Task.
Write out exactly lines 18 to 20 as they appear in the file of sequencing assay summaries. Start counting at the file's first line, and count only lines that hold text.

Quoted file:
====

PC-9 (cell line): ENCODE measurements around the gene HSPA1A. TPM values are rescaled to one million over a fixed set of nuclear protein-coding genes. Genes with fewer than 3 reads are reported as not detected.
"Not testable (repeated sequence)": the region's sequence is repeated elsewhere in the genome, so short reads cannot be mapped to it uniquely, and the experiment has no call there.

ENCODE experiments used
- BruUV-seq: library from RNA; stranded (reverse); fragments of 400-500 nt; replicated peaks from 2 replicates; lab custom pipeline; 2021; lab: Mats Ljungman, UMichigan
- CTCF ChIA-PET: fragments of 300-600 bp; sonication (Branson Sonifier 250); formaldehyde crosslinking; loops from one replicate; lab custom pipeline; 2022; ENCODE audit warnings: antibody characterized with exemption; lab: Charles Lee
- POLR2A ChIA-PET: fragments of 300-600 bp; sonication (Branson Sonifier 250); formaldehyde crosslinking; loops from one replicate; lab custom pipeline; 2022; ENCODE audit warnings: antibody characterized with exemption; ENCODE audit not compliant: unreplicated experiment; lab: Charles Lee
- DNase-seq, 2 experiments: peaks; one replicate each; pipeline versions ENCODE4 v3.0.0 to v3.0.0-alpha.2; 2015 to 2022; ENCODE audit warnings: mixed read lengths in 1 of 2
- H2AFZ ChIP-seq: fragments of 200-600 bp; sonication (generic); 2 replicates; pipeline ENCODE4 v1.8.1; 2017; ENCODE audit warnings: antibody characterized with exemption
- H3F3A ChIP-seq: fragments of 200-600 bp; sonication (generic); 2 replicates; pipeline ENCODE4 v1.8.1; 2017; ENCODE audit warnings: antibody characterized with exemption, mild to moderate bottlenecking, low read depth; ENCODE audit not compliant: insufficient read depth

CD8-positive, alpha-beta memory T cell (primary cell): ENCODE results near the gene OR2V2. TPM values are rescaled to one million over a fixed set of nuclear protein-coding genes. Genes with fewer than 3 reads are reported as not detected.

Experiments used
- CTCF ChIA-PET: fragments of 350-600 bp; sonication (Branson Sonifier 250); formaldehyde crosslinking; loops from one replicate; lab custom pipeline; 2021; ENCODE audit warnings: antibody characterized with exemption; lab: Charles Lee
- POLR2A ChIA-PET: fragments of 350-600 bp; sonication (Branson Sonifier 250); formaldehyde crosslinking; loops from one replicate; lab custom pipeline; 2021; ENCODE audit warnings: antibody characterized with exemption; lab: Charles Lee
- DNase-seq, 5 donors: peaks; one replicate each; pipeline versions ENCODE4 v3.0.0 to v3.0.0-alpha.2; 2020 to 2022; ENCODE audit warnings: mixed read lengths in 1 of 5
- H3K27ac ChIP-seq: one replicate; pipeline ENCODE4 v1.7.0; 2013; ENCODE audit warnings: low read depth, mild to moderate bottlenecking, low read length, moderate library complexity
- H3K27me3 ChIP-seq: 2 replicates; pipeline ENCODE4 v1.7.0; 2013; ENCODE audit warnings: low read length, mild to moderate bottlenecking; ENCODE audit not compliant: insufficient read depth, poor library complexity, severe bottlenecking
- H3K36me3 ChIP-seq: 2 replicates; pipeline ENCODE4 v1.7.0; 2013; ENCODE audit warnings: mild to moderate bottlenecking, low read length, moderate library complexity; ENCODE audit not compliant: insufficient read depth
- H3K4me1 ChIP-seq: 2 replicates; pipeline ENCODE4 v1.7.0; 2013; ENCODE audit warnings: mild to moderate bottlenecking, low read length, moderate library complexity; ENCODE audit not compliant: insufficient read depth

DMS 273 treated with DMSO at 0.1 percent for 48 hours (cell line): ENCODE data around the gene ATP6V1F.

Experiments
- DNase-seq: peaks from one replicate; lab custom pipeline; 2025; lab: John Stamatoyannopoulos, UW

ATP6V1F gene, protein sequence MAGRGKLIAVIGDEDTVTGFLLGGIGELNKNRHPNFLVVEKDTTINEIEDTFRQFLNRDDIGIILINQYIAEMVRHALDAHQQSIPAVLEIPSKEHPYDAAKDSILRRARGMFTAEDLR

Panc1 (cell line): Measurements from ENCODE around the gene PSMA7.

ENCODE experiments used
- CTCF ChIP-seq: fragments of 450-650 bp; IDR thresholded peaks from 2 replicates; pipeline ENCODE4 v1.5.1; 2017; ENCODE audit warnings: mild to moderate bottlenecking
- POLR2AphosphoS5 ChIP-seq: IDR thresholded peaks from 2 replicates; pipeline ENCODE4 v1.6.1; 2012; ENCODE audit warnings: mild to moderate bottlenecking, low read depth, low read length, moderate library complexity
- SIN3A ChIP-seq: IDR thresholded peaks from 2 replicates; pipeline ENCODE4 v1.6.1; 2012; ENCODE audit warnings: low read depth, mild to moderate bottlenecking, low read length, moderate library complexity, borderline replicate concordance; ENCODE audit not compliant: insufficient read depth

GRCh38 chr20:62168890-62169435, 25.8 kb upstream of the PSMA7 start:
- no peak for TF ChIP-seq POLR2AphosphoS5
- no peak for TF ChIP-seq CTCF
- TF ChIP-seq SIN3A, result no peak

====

- H3K4me1 ChIP-seq: 2 replicates; pipeline ENCODE4 v1.7.0; 2013; ENCODE audit warnings: mild to moderate bottlenecking, low read length, moderate library complexity; ENCODE audit not compliant: insufficient read depth

DMS 273 treated with DMSO at 0.1 percent for 48 hours (cell line): ENCODE data around the gene ATP6V1F.

Experiments